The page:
Art historians classify "Grandma" Moses as an "American primitive" painter. Her style was often copied by others. In her own family, her son Forrest K. Moses also showed a talent for painting, as did his grandson ("Grandma" Moses's great-grandson), Will MOSES, who today continues his painting and resides with his wife, Sharon, and their children Jerry MOSES, Lloyd MOSES and Georgianna MOSES at the same 200-year-old Mount Nebo farm in Eagle Bridge where "Grandma" Moses lived and painted. "Grandma" Moses's paintings hang in public and private collections all over the world, but two locations closer to her home have a number of her paintings on view to the public. One is the Galerie St. Etienne, still associated with the Kallir family, at 24 West 57th Street, New York City, NY 10019, telephone (212) 245-6734, fax (212) 675-8493, e-mail Galerie St. Etienne. The other is The Bennington Museum, West Main Street, Bennington, VT 05201, telephone (802) 447-1571. Although Mount Nebo farm where "Grandma" Moses lived is a private home and is not open to the public, her great-grandson Will Moses does run the Mount Nebo Gallery, 60 Grandma Moses Road, P. O. Box 94, Eagle Mills, NY 12057, telephone (518) 686-4334, toll-free telephone (800) 328-6326.

"Grandma" Moses sometimes painted scenes as she looked at them, but most of the time, she painted from memory. "I look out the window sometimes to seek the color of the shadows and the different greens in the trees," she once explained, "but when I get ready to paint, I just close my eyes and imagine a scene." Of course, it isn't feasible to name here all 1,500-plus pictures she painted, but some particular favorites of mine are these:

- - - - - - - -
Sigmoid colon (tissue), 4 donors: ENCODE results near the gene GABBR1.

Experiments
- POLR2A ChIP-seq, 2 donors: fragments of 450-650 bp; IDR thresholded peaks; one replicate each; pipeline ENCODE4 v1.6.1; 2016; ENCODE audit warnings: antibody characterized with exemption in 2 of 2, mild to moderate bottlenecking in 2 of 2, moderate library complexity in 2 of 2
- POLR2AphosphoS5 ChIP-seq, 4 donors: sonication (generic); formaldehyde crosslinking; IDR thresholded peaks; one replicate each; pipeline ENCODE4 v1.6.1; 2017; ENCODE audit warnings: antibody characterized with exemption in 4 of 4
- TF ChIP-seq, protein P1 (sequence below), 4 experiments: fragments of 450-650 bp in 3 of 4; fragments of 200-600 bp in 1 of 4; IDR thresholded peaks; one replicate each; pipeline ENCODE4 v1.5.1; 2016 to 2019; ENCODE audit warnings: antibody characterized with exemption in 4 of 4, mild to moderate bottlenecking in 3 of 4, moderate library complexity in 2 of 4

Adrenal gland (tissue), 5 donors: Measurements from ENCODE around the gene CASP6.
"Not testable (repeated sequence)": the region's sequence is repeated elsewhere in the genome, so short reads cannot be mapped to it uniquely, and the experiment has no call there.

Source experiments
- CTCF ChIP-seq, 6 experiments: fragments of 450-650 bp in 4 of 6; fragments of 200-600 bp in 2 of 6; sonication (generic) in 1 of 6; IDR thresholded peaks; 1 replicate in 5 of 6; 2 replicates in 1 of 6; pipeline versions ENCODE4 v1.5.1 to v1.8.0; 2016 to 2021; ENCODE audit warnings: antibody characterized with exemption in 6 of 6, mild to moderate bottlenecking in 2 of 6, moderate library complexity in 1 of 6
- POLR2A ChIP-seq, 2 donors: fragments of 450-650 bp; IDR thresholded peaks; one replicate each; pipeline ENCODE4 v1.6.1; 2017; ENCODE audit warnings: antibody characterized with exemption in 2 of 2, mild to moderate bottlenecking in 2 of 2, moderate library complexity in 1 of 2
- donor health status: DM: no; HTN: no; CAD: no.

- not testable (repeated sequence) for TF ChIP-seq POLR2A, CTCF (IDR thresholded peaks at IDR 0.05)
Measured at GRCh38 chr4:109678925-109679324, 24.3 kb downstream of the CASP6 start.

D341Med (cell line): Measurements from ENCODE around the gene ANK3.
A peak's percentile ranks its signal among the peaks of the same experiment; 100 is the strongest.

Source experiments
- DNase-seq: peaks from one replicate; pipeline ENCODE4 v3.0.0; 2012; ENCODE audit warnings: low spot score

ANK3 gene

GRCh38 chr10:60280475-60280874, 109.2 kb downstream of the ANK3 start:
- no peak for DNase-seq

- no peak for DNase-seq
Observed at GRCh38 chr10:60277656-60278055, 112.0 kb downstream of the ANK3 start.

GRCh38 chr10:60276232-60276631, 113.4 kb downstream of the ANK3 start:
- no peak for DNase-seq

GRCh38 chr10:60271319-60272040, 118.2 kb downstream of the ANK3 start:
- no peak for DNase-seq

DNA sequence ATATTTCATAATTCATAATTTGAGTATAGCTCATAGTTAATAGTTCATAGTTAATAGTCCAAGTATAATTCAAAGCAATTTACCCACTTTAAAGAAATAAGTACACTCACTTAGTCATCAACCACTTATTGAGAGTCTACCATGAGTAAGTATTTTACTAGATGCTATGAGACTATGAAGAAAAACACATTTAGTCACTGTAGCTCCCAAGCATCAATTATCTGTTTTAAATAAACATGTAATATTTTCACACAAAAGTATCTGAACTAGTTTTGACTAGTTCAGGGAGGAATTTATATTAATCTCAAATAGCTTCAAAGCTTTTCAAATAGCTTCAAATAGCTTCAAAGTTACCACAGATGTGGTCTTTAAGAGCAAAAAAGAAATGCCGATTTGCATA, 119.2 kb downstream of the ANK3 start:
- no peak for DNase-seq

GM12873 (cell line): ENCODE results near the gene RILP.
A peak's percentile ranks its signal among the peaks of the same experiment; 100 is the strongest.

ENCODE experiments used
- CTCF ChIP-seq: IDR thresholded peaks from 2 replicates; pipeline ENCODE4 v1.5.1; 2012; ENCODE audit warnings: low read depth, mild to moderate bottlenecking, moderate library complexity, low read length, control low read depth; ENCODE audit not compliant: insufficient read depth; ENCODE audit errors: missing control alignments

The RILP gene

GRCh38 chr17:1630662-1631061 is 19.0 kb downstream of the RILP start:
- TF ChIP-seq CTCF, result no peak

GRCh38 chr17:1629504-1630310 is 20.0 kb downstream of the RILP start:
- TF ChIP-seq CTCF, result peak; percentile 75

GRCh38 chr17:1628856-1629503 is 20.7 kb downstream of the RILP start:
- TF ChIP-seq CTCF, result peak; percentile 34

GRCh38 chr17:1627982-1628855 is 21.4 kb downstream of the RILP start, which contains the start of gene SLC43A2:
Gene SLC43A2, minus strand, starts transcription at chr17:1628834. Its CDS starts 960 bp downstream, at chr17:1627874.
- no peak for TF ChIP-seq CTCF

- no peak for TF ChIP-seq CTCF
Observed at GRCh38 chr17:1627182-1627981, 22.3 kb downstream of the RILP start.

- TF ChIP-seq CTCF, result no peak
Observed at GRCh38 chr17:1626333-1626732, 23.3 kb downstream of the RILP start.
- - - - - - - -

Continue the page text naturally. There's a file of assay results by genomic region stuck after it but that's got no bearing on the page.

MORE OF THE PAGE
Sugaring Off (1955), about the gathering in of maple syrup;
Catching the Thanksgiving Turkey (1943, now in the Metropolitan Museum of Art in New York City);
Hoosick River in Summer (1952);
The Lake (1957), with its winter hues;
The Old Checkered House (1944), of an inn in Hoosick destroyed by fire in 1907, painted at various seasons of the year;
Haying Time, another milestone in a farming year;
The Quilting Bee (1950), with all its vibrancy of colour and hum of activity;
The Country Fair, with all the excitement of a summer fete;
Candle-Dipping Day, with its vats of tallow under the trees;
Apple Butter Making (1947), an autumn ritual;
Autumn (1958), with colors as rich as in nature;
One-Horse Sleigh, a seasonal favorite;
Out for Christmas Trees (1946), full of festive fun;
Over the River to Grandma's House, again alive with movement;
The Old Mill, a grist mill with winter log-hauling and a frozen stream;
The Old Covered Bridge, painted at various seasons of the year;
Hoosick Valley from the Window (1946), with its frame of lace curtains;
Black Horses, again, full of movement; and

- By Lin Van Buren, 2 March 2003, Purley, Surrey, England